For a long while, absence of a coherent post-Brexit negotiating stance with the European Union (EU) had forced the British government to fall back on a tautology: “Brexit Means Brexit.” This week, British Prime Minister Theresa May finally provided some additional definition. May stressed that border security would be the primary objective of her negotiating team. Regaining control over immigration would mean the U.K. leaving the European Single Market.

What will that mean for the U.K. economy? Despite May’s promise for greater certainty, it will be a long time before we know what Britain’s trading arrangements will look like in the post-Brexit era. One thing that now seems certain is the loss of “passporting rights” that allow U.K. financial companies to seamlessly sell their services to Europe. U.K. financial regulators could try to preserve access by retaining rules equivalent to those of Brussels, but this would turn out to be a headache for banks and supervisors alike. The risk to the City of London looks real.

The U.K. government has offered the rhetoric that new trade deals can be struck seamlessly with the rest of world. But consider three things. First, the continent-sized neighborhood market across the English Channel will not be inclined to offer favorable terms when a new trade arrangement is eventually negotiated. Secondly, trade deals can take years to negotiate at the best of times, and a rising wave of anti-trade sentiment around the world will add to the degree of difficulty.

Finally, Ms. May emphasized she’d prefer no deal to a bad deal with Europe, implying that the U.K. was ready to fall back on World Trading Organization (WTO) trading rules. While reasonable on the face of it, the WTO option would rob the U.K.’s service sector — by far the dominant sector of the economy — of the ability to do business with Europe.

Our relative pessimism is at odds with both the market’s reaction to Ms. May’s speech and the recent strength of the British economy. Real activity in the U.K. has been solid, defying most post-referendum expectations. Short-term forecasts for the U.K. economy have been raised across the board — no doubt partially buoyed by the change in the global economic sentiment after the U.S. elections.



But it is important to realize that Brexit hasn’t really bitten yet. Either out of wishful thinking that Brexit would never happen, or simple complacency, forecasters have paid scant attention to the difficult mechanics of exiting the EU. As we consider an extended exit window, businesses are in a wait-and-watch mode. As for consumers, a majority of them chose Brexit, so the outcome has not altered their behavior much. Their confidence may ultimately be tested by the coming real earnings squeeze (driven largely by the depreciation of the pound) and overstretched balance sheets.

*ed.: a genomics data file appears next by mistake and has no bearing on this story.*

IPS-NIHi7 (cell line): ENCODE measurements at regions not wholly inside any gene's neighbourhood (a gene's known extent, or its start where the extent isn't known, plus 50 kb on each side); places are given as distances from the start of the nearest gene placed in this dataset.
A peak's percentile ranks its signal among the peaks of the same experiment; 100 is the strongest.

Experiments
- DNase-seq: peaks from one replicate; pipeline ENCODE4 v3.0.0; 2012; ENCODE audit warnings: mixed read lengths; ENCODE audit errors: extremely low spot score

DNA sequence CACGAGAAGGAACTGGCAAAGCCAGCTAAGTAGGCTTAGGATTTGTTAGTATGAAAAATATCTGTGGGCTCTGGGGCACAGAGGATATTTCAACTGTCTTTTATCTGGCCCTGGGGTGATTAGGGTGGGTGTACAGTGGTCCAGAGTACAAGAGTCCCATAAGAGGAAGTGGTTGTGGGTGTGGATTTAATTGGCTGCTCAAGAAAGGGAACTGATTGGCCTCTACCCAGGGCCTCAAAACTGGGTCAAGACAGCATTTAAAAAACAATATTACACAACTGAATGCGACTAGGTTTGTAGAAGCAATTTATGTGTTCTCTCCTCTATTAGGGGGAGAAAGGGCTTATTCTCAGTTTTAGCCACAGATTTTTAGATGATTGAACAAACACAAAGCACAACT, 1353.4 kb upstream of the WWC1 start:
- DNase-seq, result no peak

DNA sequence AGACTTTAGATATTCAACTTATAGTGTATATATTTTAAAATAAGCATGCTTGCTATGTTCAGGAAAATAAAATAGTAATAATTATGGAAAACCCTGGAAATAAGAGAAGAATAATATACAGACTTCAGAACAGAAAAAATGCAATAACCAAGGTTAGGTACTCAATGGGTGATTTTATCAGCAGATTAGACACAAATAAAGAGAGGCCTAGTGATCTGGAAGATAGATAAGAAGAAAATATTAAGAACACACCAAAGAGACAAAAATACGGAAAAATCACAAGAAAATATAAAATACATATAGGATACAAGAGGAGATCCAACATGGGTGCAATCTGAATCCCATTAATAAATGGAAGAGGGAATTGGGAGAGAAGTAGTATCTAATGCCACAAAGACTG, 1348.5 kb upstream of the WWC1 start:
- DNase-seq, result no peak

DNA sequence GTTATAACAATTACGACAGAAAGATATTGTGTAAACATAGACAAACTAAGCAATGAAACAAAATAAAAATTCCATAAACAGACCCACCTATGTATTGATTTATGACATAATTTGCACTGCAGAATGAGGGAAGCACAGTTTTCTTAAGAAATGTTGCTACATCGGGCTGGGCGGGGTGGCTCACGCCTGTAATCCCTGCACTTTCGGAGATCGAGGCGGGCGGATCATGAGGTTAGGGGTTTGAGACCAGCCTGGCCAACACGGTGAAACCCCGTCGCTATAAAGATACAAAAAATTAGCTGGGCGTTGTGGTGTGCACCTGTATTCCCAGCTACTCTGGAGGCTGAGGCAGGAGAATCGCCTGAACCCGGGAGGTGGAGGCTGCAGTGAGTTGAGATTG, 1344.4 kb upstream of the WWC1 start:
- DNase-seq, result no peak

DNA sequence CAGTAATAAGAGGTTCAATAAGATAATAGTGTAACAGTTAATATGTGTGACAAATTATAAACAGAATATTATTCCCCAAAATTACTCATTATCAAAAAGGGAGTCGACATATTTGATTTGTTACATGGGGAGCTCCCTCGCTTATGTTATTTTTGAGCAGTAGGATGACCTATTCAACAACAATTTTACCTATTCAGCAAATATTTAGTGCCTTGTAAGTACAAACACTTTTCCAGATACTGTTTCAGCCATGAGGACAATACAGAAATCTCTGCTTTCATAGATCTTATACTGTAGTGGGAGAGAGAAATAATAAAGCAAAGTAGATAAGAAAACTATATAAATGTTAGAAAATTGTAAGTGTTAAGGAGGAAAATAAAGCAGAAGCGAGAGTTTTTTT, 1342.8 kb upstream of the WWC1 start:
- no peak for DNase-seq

But while the forecasters may have got the timing and pace wrong, there is no doubting the long-term impact of Brexit. Even as the Bank of England (BoE) raised its short term GDP forecast, the U.K. economy is projected to suffer in the long term. With Mrs. May negotiating for a ‘Hard Brexit’, we believe that the BoE’s November projections won’t be far off the mark.

There remain many uncertainties that can only be resolved as negotiations take form. Both houses of British Parliament will vote on the final Brexit deal, but turning back will not be an option. The U.K. government will aim for a reasonably long transition period, but the destination is uncertain. We now have a clearer picture of what Brexit means, and what it means for the U.K. economy does not look encouraging.

Raw Emotion vs. Cold Calculus

U.S. capital spending is likely to show a decline in 2016, a weakness that has trimmed economic growth and held back productivity of the economy. Correcting this trend is a central goal for incoming policy makers.

There is increasing hope that business investment may begin to accelerate. There are two reasons for the optimism. Firstly, economists Robert Shiller and George Akerlof argued in the book Animal Spirits that confidence plays a role in driving economic activity. Consumer confidence has been rising, and business confidence is also much higher since the election.

However, history indicates a mixed record on the link between business confidence and spending (especially over the past several years). And if the sources of recent optimism do not come to fruition, the brighter national mood may prove fleeting.



Secondly, the U.S. corporate tax code features high on the reform list of the new administration. Trump’s campaign proposal of reducing the corporate tax rate to 15% from its current level of 35% would lower costs, and some economic theories suggest the resulting increase in marginal returns will lead businesses to undertake additional investment. There is also discussion about allowing immediate write-offs of a range of new capital spending.

Some have also hoped a tax holiday on profits stranded abroad may increase funds for infrastructure spending and other business investments. Unfortunately, the benefits of a similar tax holiday in 2004 were largely funneled to shareholders in the form of buybacks. That outcome might recur; corporations have already purchased $3.2 trillion of their own equity in the current expansion, significantly more than the $1.9 trillion of equity buybacks in the last expansion.

Additional business spending would benefit the U.S. economy in the short and the long term. But neither of the potential motivations being discussed today is guaranteed to bring about this outcome. As with other proposed policies, it might be best to wait to see the details before getting hopes too high.
Keywords:
Brexit, capital spending, corporate tax cuts, animal spirits, retail spending at stores, online purchases
Cash to Chips, Bricks to Clicks
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The opinions expressed herein are those of the author and do not necessarily represent the views of The Northern Trust Company. The Northern Trust Company does not warrant the accuracy or completeness of information contained herein, such information is subject to change and is not intended to influence your investment decisions.